It is finally getting through to the telco C-suite – innovate and unite, or suffer the consequences. The message came loud and clear (as reported by European Communications) when Cambridge Wireless chairman Dr David Cleevely, addressing the recent 2012 Future of Wireless event, said that although the wireless industry has created “the most successful and ubiquitous platform in human history”, operators are “rarely the source of innovation or the main beneficiaries”.

Cleevely felt that worrying about how to drive new revenue, create value and fight off threats from OTT players remain some of the preeminent questions facing telcos. Consequently they ‘must innovate’ or risk ‘losing.’ By ‘losing’ he presumably meant ‘losing out’ to OTT players and others we may not even know about yet, that are investing heavily in innovating new services that could be launched with, or without, the direct involvement of CSPs.

Keeping a watchful eye on the market place and buying up any promising new ventures is one way to keep on top of things, or investing in a number of new start-ups in the manner of a venture capitalist is another.

No doubt, the big players are watching Telefónica’s Wayra efforts with a mixture of interest and trepidation. If that model succeeds, it will prove telcos can be innovative, but it may also create a mega-competitor of theirs in future, or even a supplier of services they may have to pay licence fees to. Would that make them any lesser evil than an OTT player?

Everything Everywhere CEO, Olaf Swantee, was also present and responded by warning that there would be “a significant deterioration” in customer experience if the UK fails to move to 4G and quickly, something his company is focussed on. All business models will need to be based on data that will need a credible, simplistic pricing model that is transparent for customers. Innovative pricing, it seems, will be part of EE’s 4G strategy as will partnering with OTT providers, that he also alluded to.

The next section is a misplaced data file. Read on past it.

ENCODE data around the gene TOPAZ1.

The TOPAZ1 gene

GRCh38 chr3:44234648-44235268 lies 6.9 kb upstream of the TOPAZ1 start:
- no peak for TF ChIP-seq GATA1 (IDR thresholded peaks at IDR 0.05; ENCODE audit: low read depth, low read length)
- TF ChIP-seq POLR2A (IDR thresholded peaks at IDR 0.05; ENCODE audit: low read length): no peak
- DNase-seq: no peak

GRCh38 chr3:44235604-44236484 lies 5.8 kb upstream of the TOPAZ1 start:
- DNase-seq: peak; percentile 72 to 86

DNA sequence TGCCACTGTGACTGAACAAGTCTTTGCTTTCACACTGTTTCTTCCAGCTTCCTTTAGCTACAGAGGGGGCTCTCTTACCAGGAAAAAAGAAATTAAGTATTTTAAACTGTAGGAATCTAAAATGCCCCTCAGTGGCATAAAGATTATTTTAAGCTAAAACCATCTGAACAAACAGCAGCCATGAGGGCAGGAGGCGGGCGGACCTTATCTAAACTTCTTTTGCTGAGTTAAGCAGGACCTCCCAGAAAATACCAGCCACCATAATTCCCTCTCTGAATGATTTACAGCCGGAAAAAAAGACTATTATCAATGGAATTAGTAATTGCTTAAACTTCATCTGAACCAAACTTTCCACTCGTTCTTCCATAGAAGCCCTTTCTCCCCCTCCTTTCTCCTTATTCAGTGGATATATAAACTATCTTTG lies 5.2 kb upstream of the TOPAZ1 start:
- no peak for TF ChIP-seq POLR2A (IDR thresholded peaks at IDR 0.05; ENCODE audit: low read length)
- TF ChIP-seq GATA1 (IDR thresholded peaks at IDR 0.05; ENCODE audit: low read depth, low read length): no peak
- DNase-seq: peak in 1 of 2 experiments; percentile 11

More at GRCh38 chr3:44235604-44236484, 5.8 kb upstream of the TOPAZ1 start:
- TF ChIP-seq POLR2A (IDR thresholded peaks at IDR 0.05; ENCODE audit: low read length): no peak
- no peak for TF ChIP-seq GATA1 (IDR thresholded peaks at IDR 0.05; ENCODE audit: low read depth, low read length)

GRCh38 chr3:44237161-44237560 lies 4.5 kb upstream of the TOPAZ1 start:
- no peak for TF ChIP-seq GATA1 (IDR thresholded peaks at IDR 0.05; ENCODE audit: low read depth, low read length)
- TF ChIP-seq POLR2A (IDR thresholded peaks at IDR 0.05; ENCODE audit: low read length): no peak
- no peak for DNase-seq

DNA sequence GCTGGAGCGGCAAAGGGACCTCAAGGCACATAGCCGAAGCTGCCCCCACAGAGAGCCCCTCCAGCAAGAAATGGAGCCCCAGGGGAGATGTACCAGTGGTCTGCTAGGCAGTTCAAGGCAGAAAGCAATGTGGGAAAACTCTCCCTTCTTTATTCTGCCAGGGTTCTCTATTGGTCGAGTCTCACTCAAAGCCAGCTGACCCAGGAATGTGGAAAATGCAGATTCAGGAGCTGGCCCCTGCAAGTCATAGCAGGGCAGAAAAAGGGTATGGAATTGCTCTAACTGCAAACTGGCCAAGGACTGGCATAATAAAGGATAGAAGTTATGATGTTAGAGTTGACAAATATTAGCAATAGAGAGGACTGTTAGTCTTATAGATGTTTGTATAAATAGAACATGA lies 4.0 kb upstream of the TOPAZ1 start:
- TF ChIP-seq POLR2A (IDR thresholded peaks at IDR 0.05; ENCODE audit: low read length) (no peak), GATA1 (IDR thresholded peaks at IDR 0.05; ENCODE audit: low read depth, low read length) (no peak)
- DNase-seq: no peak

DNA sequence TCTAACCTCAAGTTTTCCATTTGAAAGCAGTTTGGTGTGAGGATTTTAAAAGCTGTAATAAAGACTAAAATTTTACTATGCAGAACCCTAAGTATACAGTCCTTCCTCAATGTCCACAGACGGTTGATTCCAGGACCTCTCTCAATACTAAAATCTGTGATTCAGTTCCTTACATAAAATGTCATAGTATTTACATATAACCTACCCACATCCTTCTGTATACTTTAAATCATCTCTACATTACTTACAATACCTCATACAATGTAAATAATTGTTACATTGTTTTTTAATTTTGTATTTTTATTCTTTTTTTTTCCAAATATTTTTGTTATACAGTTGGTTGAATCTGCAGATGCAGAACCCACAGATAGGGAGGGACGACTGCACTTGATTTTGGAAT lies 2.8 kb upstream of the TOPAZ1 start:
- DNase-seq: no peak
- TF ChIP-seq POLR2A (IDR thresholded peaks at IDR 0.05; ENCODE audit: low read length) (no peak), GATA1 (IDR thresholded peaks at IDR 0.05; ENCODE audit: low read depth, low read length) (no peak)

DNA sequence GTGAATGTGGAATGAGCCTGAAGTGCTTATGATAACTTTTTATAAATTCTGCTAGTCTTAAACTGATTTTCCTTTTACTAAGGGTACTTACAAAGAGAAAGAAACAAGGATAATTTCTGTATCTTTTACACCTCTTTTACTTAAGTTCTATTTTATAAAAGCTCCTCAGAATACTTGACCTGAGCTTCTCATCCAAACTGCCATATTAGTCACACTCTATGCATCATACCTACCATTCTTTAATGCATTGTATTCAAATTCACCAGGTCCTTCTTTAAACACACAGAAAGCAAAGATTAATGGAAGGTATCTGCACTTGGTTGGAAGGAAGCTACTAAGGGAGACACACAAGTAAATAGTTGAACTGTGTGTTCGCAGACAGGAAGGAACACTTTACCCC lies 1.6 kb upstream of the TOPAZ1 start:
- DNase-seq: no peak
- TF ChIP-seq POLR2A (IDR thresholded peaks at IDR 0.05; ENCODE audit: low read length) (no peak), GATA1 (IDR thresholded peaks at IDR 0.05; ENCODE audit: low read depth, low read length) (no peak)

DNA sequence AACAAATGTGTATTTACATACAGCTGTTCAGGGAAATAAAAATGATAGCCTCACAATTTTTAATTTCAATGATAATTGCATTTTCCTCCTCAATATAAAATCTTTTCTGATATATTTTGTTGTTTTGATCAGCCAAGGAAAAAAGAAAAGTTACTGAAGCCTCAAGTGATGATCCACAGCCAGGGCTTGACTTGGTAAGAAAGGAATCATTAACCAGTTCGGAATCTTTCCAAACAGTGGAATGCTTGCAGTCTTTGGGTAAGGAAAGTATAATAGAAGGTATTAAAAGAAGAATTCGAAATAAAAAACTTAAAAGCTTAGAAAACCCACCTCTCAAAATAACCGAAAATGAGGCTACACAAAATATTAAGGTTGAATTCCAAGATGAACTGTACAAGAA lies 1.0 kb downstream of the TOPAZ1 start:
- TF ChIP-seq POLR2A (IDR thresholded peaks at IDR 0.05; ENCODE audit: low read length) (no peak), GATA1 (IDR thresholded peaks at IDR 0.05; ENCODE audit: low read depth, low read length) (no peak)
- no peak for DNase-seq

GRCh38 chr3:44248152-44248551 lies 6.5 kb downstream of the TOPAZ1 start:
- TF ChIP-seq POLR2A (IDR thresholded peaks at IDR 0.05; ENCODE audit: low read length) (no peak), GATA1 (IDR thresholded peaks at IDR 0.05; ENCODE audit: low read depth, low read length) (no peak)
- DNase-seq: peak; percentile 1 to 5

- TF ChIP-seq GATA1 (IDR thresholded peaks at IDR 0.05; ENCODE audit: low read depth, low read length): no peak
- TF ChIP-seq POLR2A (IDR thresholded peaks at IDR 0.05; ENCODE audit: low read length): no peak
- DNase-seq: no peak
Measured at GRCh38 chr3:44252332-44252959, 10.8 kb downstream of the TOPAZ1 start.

This guy gets it! He followed up at a subsequent event in London, the launch of the DigiWorld Institute’s 2012 Yearbook, by saying operators did not have ‘the same ability’ as OTT players to provide software. He also pushed the point that CSPs needed to co-operate more with each other and engage in more constructive dialogue.

No doubt part of his message was aimed at the other UK operators critical of Everything, Everywhere’s 4G head start. Swantee also said: “Our industry has a tendency to use too much litigation. We need to stop fighting each other and support Ofcom to get 4G moving.”

He also pointed out that the current wireless infrastructure is not future proof and that the OTT players continue to take a bigger part of the revenue “pie.” He called on operators to move to a more IT centric model of service provision and highlighted M2M and mobile advertising as two “clear areas of focus”.

Nothing new there, you may say, but Swantee is fast-becoming quite the spokesperson for the industry. It’s a role most CEOs steer well clear of. Sticking one’s head above the parapet and daring to speak out openly about issues that all CSPs face is tantamount to career suicide, or so it would seem.

Let’s hope Swantee is not lost if rumours that his company’s owners, France Telecom and Deutsche Telekom, are reportedly in discussion with a private equity firm about a potential sale. Our industry could certainly use a credible ‘front man’ just now.

First published at TM Forum as The Insider, 3 July 2012